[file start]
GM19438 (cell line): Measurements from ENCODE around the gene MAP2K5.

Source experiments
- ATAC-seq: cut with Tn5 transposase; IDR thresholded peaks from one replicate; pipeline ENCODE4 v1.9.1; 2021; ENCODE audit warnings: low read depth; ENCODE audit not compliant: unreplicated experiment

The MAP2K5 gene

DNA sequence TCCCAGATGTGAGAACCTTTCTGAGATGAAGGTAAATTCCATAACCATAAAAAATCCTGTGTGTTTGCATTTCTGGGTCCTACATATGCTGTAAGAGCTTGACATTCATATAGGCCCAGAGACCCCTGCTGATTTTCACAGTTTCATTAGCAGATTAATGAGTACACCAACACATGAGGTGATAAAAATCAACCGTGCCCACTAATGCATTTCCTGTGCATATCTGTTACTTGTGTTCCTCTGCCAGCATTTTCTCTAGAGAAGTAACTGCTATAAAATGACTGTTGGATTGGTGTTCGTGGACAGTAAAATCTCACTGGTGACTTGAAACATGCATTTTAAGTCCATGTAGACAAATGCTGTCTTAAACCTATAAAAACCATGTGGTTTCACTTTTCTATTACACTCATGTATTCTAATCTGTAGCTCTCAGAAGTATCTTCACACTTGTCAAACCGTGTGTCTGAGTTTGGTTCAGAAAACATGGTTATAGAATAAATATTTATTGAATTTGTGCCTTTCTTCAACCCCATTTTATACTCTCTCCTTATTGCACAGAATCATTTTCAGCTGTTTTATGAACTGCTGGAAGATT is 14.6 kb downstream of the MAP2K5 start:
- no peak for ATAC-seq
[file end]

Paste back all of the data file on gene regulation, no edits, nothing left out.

GM19438 (cell line): Measurements from ENCODE around the gene MAP2K5.

Source experiments
- ATAC-seq: cut with Tn5 transposase; IDR thresholded peaks from one replicate; pipeline ENCODE4 v1.9.1; 2021; ENCODE audit warnings: low read depth; ENCODE audit not compliant: unreplicated experiment

The MAP2K5 gene

DNA sequence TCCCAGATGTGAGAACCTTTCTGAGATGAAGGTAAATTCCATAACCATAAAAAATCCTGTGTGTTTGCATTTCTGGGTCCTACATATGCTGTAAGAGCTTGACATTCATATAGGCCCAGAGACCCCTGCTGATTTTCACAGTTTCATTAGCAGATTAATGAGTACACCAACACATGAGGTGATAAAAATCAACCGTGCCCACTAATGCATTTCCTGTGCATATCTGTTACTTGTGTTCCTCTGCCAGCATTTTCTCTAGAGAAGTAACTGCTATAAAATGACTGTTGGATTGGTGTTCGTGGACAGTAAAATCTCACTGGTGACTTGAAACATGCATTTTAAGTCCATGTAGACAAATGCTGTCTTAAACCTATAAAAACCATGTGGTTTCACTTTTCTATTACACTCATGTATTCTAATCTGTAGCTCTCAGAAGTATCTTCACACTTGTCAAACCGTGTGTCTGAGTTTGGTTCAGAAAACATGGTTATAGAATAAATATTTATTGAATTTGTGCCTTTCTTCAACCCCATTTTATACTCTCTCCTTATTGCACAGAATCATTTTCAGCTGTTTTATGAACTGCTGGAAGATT is 14.6 kb downstream of the MAP2K5 start:
- no peak for ATAC-seq